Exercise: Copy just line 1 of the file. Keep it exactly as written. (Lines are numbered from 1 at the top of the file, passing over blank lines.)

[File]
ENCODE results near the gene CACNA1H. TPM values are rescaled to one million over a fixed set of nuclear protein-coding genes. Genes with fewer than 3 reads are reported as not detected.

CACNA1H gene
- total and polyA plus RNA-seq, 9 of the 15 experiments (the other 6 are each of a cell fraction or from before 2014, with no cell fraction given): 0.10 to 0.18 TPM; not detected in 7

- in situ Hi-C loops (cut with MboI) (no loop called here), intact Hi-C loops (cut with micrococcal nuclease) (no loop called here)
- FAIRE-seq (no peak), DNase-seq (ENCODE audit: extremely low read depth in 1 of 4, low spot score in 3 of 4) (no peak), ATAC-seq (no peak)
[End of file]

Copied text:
ENCODE results near the gene CACNA1H. TPM values are rescaled to one million over a fixed set of nuclear protein-coding genes. Genes with fewer than 3 reads are reported as not detected.